By Martin Taylor
Content is the means by which you get your products and solutions across to the people who would want to make a purchase. While many B2B businesses can certainly manage to create content that effectively gets their message across, you need a strong B2B content strategy to guide your efforts and determine what works and what doesn’t. Let us take you through seven key steps that you need to take to ensure you come out with a great B2B content strategy.
Step 1: List down your targets.
70% of marketers currently invest in content marketing—it’s that crucial. Now, every piece of content created serves a purpose. Whether it’s generating awareness or drumming up interest or, of course, closing a sale, your content has a goal. Now, in order to ascertain the success of anything, really, you need clear target metrics and measures you need to hit. So the very first task in developing your content strategy is to define your goals and targets.
Now, when doing this, it’s very important that you’re very clear and specific. Avoid very vague goals like: “to generate awareness” or “to sell more.” This only sets you up to fail. Sure, you might not have an idea at the get-go what you can expect, but having a clear numerical goal gives your people something to aim for. Your goals are never set in stone, and you can adjust as needed, but make sure you have them before you do anything else.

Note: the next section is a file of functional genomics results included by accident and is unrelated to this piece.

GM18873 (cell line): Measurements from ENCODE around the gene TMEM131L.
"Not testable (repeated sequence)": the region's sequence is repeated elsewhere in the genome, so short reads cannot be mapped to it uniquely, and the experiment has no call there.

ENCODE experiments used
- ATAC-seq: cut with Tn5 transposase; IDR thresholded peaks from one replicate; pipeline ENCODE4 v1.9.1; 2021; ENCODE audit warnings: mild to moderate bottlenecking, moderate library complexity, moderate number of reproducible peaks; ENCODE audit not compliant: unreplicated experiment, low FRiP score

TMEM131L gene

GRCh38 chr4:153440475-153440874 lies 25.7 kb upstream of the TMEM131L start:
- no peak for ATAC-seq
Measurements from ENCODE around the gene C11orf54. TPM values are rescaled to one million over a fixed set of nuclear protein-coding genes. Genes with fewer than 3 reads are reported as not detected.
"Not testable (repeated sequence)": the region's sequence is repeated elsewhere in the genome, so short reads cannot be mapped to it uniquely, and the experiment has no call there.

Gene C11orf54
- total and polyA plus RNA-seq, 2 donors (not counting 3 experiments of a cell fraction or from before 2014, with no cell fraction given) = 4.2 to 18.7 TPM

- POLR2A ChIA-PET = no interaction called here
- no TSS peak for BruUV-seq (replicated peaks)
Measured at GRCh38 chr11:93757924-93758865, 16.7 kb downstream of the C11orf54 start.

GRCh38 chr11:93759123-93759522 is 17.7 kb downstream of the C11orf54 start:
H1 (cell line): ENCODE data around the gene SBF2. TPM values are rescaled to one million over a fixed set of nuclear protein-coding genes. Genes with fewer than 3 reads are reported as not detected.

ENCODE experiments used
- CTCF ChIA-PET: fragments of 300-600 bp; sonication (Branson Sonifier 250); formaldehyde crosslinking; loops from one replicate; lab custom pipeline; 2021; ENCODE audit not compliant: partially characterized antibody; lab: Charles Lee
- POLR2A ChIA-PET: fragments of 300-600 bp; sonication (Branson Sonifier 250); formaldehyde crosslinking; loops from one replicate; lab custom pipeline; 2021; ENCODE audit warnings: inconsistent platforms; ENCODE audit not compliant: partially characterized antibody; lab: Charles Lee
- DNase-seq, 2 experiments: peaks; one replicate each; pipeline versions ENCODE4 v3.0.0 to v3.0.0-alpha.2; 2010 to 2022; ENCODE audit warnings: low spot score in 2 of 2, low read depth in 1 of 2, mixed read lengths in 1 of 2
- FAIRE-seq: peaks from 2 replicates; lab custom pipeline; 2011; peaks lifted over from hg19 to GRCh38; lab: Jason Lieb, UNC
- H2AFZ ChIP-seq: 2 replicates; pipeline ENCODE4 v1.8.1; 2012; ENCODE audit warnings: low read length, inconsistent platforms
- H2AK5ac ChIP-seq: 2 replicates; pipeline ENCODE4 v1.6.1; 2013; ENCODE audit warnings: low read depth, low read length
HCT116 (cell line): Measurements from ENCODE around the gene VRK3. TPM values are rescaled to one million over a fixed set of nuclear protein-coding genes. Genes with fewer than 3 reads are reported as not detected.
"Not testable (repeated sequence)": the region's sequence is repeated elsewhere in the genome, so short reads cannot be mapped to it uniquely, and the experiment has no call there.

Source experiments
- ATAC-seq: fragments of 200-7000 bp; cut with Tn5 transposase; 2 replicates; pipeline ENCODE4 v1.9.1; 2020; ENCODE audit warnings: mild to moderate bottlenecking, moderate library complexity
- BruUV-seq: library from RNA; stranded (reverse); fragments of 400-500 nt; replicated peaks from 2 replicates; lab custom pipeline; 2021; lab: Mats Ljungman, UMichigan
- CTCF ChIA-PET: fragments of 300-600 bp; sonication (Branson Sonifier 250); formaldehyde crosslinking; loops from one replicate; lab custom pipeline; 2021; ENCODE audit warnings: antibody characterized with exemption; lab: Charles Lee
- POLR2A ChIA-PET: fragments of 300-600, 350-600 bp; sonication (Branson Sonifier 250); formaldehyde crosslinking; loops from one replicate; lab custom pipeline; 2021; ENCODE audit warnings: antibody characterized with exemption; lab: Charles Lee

Step 2: Identify your audience.
Many content creators think that the smart way to go is to try to create content that suits as many people as possible. The problem with that kind of thinking is that you end up with an audience that is too wide and content that’s far too general to stand out. A great place to start is to understand who your current customers are. There will be similarities and parallels along demographic, firmographic, and even technographic lines.
You can even take it a step further by creating an archetypal buyer persona. This fictional persona has all the common traits, preferences, characteristics, and personalities of your audience. You can then use this persona as a guide for whom your content will be written. This persona will ultimately affect the tone, approach, material, and even medium that your content will take when you create them. This is a key step as it will guide your actual content creation down the line.
Step 3: Audit your existing content.